In the end, The Next J.K. Rowling manages to condense many lifetimes’ worth of climax, falling action, and resolution into a single overwhelming revelation, composed with such wit and clarity that one can’t help but marvel at the heights man can achieve when allowed to realize his full potential. By concluding his textual opus with “It rianed,” the author not only saves his reader the crippling psychological agony of remaining immersed in a fictional (real?) world ravaged by drought and uncertainty, he also brings the story full circle with an unabashed symmetry of eye-opening proportions. To end our dizzying journey the same way it began is to assure everyone involved—from author to reader—that the cycle of life is ever present and everlasting.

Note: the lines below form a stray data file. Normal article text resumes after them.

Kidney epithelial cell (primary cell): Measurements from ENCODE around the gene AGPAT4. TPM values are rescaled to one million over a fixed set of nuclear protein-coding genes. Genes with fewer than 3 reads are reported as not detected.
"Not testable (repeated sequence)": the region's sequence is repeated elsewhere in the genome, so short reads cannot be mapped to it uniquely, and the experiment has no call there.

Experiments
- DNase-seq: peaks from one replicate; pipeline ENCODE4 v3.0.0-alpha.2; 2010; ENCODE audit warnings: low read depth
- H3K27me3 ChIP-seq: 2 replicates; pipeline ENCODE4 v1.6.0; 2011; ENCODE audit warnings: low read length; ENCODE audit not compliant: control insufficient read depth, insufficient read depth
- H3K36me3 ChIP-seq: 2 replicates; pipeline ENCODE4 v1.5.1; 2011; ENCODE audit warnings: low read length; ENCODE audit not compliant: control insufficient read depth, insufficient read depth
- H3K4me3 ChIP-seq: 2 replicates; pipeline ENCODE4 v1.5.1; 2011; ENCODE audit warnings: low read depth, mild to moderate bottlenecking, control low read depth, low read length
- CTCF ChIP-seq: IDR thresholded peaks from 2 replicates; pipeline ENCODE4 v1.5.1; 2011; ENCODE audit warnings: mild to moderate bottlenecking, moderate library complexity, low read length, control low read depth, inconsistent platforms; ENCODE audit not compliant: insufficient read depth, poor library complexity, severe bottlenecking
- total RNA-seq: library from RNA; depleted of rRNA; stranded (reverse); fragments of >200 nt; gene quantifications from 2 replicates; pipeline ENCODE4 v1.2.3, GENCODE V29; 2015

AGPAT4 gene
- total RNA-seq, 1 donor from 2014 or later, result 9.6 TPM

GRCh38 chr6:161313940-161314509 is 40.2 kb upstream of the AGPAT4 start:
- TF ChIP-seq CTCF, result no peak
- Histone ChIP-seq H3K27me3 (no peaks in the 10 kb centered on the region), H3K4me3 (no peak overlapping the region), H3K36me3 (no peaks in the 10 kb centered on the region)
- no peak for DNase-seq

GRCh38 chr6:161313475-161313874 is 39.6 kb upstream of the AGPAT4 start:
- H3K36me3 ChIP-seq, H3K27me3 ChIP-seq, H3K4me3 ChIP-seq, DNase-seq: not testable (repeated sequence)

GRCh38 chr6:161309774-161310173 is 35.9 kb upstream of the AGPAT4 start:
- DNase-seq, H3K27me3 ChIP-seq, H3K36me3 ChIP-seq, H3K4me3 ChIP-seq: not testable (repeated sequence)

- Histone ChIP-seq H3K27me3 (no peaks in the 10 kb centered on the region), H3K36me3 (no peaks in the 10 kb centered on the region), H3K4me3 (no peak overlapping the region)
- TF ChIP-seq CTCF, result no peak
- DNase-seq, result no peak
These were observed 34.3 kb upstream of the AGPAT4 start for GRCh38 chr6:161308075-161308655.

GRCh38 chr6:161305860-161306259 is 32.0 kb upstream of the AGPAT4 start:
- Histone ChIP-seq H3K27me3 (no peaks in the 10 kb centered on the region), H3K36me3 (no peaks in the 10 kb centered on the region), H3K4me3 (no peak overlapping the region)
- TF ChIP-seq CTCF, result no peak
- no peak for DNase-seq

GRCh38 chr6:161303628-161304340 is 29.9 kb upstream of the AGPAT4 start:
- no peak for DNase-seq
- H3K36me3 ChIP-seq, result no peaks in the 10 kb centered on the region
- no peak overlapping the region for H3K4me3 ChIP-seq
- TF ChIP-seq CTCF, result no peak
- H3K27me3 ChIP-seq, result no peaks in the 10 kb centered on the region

Of course, attempting to put into words the sense of inner peace and closure one feels upon completing this epic saga is too presumptuous even for someone of my imposing intellectual capacity. After all, how do you catch a cloud and bring it down? How do you keep a wave upon the sand? How do you solve a problem like The Next J.K. Rowling? You don’t. You can’t. The best you can hope for is that someday some intrepid screenwriter turns the story into a big-budget Hollywood blockbuster with a riveting and inspirational score by John Williams and cameo appearances by Willie Nelson and Stockard Channing. And possibly a voiceover narration by Morgan Freeman (or James Earl Jones, if Freeman happens to be unavailable).